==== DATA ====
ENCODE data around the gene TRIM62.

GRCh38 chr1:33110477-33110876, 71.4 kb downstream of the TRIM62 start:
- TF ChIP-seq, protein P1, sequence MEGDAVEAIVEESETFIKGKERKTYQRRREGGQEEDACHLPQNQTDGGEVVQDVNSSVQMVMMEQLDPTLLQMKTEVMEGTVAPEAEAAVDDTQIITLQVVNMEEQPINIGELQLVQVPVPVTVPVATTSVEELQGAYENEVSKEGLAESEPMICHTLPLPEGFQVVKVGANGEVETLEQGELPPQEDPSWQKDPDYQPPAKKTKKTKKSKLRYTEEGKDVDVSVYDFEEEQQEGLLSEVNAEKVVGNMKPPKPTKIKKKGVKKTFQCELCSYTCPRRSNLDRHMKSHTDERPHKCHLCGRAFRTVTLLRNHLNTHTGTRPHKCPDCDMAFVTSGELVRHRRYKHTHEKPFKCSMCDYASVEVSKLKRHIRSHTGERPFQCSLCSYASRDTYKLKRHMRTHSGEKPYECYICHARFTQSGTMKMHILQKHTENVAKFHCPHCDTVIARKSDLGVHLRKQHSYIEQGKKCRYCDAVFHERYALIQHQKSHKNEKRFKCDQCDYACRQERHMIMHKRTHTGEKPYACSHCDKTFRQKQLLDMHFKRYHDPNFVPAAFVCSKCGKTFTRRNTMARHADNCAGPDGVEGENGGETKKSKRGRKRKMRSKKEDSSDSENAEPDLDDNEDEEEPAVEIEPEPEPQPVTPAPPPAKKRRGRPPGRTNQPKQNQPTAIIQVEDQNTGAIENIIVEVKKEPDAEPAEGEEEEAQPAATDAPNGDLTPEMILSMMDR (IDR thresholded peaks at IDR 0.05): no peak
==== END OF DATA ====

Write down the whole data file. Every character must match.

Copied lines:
ENCODE data around the gene TRIM62.

GRCh38 chr1:33110477-33110876, 71.4 kb downstream of the TRIM62 start:
- TF ChIP-seq, protein P1, sequence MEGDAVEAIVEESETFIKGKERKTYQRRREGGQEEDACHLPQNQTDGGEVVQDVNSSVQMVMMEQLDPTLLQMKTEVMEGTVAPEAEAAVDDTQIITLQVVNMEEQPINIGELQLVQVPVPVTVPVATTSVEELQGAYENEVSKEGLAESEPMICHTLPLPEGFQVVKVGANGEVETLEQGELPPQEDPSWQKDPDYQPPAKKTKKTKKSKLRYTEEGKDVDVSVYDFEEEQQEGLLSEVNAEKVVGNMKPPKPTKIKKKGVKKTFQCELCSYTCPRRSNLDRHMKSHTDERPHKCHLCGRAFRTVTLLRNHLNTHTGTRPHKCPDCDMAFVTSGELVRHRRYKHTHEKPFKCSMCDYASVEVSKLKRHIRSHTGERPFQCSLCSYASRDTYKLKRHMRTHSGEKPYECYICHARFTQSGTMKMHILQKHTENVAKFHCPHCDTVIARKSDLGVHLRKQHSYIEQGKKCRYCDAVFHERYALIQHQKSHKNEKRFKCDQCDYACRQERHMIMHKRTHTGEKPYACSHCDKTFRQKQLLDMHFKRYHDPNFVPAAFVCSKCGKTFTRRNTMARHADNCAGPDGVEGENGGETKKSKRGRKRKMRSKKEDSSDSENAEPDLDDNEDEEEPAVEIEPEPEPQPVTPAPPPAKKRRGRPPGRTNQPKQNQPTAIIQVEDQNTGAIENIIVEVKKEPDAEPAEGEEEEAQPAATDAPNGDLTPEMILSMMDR (IDR thresholded peaks at IDR 0.05): no peak